[CF Devotionals] 2011-04-10 - Nahum

Introduction ~ Part 2

Outline of Entire Nahum Study

  1. Introduction
  2. Author
  3. Date
  4. Literary Form
  5. Theme
  6. Conclusion & Reading of Nahum

  1. Introduction: Armerding Introduces the Book This Way:
    "Nahum's prophecy is rooted in the Lord's revelation of himself at Sinai as a God of judgment and mercy. This self-revelation is echoed in 1:2-6 and given increasingly specific application in the remaining verses of the book. Nahum thus stands firmly in Israel's prophetic tradition as one inspired to interpret the complexities of the present and future in the light of the past: the general truths of the law belonged to every member of the covenant (Deut 29:29); the details of its outworking in history were understood only by those called to stand in the Lord's council (Jer 23:18, 22; Amos 3:7)." 1
    "The secret things belong to the Lord our God, but the things revealed belong to us and to our children forever, that we may follow all the words of this law" (Deuteronomy 29:29)
    "But which of them has stood in the council of the Lord to see or to hear his word? Who has listened and heard his word?" … "But if they had stood in my council, they would have proclaimed my words to my people and would have turned them from their evil ways and from their evil deeds." … "Surely the Sovereign Lord does nothing without revealing his plan to his servants the prophets." (Jeremiah 23:18, 22; Amos 3:7).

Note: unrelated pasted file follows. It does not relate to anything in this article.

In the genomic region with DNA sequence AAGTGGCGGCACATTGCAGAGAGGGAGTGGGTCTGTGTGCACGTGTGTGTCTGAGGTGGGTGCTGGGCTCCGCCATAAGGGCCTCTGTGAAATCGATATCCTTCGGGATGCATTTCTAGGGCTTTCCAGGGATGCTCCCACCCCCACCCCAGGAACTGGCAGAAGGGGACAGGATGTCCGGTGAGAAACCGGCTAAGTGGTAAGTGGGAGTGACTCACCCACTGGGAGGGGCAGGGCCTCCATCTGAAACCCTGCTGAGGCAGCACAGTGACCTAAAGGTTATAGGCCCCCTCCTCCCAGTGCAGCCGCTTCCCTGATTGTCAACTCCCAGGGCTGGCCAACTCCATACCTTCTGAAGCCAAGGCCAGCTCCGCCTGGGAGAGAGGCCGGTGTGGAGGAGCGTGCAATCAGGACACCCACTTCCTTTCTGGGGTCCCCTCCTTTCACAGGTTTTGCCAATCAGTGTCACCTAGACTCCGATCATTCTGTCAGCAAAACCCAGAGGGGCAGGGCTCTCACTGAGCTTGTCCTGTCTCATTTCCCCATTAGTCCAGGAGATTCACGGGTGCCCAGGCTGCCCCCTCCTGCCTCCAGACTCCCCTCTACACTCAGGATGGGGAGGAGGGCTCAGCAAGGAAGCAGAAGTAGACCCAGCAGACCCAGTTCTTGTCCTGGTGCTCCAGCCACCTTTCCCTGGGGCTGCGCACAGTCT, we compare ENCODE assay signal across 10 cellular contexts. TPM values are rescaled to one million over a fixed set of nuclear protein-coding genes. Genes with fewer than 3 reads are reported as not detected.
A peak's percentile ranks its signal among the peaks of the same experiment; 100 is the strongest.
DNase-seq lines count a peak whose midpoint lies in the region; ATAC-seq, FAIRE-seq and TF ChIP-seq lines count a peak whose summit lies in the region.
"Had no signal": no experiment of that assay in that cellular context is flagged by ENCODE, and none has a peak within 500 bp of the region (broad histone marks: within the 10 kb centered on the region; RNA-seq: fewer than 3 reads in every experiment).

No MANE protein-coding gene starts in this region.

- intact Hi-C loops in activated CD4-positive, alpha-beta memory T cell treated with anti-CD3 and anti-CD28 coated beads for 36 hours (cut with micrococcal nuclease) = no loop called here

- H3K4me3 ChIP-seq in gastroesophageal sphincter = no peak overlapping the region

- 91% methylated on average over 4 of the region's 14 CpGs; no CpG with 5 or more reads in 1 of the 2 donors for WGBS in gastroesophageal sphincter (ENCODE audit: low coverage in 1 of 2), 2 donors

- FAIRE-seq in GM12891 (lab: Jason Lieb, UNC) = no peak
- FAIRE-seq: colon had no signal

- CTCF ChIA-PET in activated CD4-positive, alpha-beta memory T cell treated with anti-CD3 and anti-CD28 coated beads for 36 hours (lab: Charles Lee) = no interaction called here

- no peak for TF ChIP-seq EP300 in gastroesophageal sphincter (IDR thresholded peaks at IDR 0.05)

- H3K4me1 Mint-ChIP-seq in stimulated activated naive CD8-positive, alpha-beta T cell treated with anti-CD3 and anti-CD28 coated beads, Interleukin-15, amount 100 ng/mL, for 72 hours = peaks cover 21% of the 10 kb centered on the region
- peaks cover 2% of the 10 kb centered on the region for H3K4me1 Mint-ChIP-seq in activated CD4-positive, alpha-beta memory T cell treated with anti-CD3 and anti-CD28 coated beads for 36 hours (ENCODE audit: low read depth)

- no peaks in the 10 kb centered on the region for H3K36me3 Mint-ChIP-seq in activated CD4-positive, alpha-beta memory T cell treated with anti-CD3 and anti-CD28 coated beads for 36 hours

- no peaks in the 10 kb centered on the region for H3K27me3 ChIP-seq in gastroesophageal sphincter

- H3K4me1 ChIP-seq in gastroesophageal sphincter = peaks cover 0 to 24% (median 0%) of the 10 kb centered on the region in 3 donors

Willmington identifies the problem that brings about the need for the prophecy. It harkens back to Jonah's day. "Under Jonah's ministry some 100 to 150 years before Nahum, the Assyrian threat had been nullified by the mass conversion of the king and people. The generation of Assyria in Nahum's day reverted to the idolatrous ways of their ancestors before Jonah. Under Sennacherib they invaded Judah and laid siege to Jerusalem. It was only by God's supernatural intervention that the Assyrian threat was neutralized (cf. 2 Kings 19:35-36; 2 Chronicles 32:21) or Judah would have suffered Israel's fate." 2

    "That night, the angel of the Lord went out and put to death a hundred and eighty-five thousand men in the Assyrian camp. When the people got up the next morning, there were all the dead bodies! So Sennacherib, king of Assyria, broke camp and withdrew. He returned to Nineveh and stayed there." … "And the Lord sent an angel, who annihilated all the fighting men and the leaders and officers in the camp of the Assyrian king. So he withdrew to his own land in disgrace. And when he went into the temple of his god, some of his sons cut him down with the sword" (2 Kings 19:35-36; 2 Chronicles 32:21).

  1. Armerding, Carl E., The Expositor's Bible Commentary, Nahum, Zondervan Publishing House, Grand Rapids, MI, 1990
  2. Willmington, Harold L., Survey of the Old Testament, Victor Books, Wheaton, IL, 1987, p. 493

Comments or Questions?
Geoff

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